Perhaps, what threatens the core of university education the most is the quality crisis implying the system’s fitness to meet the very need for university education. Underfunding university education does not only present a quantitative problem of large classes and fewer reference materials, it actually affects the quality of outputs and outcomes because universities are expected to undertake research, which requires funding and other resources.

In the last few years, the government has systematically defunded universities. Defunding universities is akin to lowering the ranking of our universities regionally and globally since ranking is based on research output. And even when research is attempted in our universities, the quality is woefully low. Research capacity in the form of published peer-reviewed articles, and Master’s and Doctoral output is disturbingly weak. Most lecturers and PhD students who publish often turn to predatory journals that demand payment and lack the requisite rigorous review. These articles hardly have any impact on scholarship except earning the writer a promotion in tandem with the Commission of University Education (CUE)’s imperatives.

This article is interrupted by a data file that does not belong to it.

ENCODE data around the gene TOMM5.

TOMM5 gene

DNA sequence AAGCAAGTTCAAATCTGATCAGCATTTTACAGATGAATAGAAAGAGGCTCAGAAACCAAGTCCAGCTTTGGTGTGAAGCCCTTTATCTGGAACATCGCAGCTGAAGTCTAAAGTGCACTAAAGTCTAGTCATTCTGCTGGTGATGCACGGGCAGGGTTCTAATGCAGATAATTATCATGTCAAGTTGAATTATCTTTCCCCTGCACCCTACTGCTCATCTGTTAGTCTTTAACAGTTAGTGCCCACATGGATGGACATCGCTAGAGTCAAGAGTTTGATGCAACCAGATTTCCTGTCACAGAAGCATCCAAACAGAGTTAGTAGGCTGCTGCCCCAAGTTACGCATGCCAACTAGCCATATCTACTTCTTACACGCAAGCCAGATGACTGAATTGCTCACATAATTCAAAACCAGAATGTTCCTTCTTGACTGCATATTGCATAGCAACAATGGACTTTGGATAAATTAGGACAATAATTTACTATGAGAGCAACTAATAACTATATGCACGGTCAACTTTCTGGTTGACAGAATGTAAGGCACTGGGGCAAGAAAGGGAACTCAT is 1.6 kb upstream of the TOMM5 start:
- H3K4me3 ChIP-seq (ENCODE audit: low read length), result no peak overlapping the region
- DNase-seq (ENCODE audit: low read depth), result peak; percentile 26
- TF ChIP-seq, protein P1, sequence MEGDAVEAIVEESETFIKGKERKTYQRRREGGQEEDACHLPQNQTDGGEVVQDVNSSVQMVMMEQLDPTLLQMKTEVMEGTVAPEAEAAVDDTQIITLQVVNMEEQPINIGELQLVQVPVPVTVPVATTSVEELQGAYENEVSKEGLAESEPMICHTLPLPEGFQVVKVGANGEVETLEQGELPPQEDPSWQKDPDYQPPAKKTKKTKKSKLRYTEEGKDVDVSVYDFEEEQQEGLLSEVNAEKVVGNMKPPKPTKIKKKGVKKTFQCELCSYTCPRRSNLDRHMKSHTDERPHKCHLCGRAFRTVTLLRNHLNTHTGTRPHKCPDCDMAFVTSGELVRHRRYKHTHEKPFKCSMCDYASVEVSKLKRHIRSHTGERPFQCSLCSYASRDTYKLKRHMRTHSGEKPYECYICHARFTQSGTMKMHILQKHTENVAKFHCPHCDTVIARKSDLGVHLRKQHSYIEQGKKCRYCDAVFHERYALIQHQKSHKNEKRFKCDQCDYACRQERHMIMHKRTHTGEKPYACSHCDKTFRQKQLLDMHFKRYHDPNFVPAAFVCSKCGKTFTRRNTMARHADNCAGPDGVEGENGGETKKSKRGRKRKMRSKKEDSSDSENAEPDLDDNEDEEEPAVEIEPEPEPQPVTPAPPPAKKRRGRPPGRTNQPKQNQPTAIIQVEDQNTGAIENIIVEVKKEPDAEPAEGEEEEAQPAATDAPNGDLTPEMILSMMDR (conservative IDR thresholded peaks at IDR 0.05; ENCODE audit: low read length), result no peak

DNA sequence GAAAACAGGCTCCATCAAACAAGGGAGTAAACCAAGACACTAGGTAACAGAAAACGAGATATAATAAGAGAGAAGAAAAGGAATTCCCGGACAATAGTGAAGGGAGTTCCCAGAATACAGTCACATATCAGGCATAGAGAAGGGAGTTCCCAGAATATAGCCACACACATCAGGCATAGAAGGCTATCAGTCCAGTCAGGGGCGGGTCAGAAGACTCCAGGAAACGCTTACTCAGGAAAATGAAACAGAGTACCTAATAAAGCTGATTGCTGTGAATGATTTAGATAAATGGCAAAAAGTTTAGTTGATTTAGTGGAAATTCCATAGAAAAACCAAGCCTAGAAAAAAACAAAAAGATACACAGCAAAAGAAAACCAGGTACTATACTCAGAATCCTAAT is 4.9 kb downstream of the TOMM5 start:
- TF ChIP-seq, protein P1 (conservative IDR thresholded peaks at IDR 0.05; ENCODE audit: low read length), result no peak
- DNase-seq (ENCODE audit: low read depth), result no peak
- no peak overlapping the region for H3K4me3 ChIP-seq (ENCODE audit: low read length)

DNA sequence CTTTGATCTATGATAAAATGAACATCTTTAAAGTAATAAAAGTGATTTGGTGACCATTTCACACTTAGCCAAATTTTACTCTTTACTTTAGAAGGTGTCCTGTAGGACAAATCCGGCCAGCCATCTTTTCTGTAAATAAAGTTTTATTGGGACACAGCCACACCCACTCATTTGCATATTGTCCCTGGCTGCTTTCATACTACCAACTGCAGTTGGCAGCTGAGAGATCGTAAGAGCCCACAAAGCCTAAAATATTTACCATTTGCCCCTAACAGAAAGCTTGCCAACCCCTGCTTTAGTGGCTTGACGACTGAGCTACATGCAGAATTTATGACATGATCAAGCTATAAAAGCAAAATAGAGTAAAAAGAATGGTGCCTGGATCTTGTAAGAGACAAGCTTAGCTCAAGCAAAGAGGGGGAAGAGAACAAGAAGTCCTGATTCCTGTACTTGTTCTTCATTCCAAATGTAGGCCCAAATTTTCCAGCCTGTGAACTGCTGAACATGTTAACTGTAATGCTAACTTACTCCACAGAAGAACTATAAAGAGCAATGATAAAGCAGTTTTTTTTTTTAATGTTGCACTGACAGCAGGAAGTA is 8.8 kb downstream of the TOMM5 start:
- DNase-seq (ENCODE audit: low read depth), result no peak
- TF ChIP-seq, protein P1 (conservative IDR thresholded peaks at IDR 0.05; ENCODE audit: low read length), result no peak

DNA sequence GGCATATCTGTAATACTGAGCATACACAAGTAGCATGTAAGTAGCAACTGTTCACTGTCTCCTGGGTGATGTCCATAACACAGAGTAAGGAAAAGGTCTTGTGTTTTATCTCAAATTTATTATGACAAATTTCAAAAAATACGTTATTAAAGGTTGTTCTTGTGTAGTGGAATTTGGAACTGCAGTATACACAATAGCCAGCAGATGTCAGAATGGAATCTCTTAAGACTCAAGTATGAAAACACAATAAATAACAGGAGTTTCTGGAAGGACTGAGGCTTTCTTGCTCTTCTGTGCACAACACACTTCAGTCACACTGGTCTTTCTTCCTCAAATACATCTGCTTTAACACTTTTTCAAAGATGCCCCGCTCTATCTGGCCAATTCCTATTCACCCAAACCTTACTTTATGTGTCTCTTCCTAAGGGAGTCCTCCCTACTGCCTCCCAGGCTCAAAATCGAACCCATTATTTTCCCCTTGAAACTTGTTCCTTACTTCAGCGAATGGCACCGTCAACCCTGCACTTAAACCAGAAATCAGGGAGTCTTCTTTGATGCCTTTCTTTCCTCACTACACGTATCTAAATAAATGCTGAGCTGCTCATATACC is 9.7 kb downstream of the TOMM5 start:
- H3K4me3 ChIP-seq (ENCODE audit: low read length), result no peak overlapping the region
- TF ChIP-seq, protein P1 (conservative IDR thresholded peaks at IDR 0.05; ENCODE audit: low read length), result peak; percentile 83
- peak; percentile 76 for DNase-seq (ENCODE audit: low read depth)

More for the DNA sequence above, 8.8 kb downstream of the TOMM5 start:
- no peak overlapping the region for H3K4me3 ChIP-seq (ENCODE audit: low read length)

Research quality and output should and can be increased in the context of national and regional needs articulated through close collaboration between research institutions, government and other stakeholders, without compromising the autonomy of universities.